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Jonathan Patrick, Neil Roach, Paul McGraw; Temporal modulations enhance spatial resolution for dynamic stimuli. Journal of Vision 2016;16(12):1126. doi: https://doi.org/10.1167/16.12.1126.
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© ARVO (1962-2015); The Authors (2016-present)
The loss of central vision experienced by patients with age-related macular degeneration (ARMD) means they must rely on peripheral vision, which is limited in its spatial resolution capacity. Here we investigate stimulus manipulations intended to improve resolution for dynamic targets. Resolution thresholds were measured using a monocular four-alternative orientation discrimination task with Landolt rings presented at 10deg eccentricity. Two types of image motion were investigated along with two different forms of temporal manipulation. Ocular motion was simulated by jittering target location using previously recorded fixational eye movement data, amplified by a variable gain factor (0 to 8). Object motion was generated by translating a target along an isoeccentric path at a constant speed (0-20deg/s). In one stimulus manipulation, the sequence was temporally subsampled by displaying the target on a total of five evenly spaced video frames in the 25-frame sequence. In the other manipulation, the contrast polarity of the stimulus was reversed from white to black after every five video frames. With simulated ocular motion, we found that resolution thresholds were consistently improved by contrast polarity reversal but impaired by temporal subsampling. Resolution thresholds with object motion were again improved at all speeds by reversing contrast polarity, while temporal subsampling was found to improve resolution thresholds at high speeds but degrade performance for low speeds. These results suggest that contrast polarity reversal and temporal subsampling produce differential effects on spatial resolution under different types of retinal motion. Applying contrast polarity reversal to peripheral scenes may have the potential to improve visual performance for those with a loss of foveal visual function.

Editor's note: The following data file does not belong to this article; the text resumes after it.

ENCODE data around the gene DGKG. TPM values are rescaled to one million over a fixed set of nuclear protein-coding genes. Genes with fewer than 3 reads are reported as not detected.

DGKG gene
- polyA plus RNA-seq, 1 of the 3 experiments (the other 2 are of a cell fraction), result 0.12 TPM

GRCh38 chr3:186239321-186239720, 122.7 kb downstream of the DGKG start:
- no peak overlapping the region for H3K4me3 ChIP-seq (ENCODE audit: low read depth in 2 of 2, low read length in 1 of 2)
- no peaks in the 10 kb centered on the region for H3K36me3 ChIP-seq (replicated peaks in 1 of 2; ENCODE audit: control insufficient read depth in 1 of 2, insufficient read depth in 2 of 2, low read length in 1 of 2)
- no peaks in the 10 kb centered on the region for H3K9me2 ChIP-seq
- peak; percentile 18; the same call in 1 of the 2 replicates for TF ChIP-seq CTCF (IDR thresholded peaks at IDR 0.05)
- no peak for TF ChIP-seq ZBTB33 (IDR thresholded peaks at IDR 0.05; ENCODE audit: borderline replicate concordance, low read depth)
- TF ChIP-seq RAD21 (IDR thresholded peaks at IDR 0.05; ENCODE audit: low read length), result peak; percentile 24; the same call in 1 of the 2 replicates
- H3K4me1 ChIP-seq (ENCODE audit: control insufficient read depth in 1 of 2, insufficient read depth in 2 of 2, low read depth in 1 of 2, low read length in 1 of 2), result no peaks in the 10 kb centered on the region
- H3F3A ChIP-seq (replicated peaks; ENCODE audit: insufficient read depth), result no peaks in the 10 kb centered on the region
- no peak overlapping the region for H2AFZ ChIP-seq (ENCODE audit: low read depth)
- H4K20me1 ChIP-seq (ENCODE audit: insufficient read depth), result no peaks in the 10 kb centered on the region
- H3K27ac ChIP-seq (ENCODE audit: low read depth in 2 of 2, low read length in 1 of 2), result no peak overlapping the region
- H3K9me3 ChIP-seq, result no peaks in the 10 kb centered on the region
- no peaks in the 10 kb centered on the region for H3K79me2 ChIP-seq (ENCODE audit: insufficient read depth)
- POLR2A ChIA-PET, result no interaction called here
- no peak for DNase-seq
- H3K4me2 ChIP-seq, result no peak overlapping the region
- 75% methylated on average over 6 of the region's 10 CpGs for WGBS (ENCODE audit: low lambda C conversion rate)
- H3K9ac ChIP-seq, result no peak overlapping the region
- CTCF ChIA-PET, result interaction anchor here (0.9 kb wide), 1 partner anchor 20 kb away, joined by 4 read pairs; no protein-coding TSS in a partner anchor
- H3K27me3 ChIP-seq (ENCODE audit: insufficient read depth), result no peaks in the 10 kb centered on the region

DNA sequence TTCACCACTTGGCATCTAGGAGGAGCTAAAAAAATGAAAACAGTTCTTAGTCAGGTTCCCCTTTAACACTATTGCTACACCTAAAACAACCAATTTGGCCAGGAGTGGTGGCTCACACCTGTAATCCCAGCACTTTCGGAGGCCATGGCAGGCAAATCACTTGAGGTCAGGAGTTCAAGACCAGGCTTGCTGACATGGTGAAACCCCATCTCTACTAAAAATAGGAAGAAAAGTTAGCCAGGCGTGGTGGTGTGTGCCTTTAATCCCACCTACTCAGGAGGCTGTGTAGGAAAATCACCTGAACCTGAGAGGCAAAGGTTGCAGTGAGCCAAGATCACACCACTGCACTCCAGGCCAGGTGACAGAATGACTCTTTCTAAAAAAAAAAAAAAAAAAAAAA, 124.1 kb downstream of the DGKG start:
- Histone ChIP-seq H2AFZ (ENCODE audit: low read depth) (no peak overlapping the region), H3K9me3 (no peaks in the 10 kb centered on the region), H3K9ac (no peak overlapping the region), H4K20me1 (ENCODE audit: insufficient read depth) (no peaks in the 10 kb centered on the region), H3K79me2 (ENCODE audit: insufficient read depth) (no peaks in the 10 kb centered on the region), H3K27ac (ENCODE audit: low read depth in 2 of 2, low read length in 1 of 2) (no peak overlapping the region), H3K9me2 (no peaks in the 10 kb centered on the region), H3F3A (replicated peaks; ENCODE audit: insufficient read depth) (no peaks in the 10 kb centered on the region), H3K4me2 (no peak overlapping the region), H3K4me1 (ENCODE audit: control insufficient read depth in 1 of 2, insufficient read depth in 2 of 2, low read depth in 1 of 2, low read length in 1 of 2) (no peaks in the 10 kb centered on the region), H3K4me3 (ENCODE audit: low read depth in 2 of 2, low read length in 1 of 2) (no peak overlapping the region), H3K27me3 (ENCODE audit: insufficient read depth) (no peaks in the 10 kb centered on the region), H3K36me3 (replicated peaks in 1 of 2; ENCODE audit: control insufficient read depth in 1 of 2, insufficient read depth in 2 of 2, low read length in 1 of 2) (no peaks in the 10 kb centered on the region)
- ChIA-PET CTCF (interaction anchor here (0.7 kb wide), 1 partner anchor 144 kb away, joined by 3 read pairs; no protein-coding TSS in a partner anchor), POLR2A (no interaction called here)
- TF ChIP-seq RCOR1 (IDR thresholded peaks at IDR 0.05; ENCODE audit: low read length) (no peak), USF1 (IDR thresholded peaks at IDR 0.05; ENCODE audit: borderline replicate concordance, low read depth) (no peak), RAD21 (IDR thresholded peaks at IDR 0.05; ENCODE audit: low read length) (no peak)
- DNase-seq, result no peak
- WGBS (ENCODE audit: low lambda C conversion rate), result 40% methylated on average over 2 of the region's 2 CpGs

Meeting abstract presented at VSS 2016
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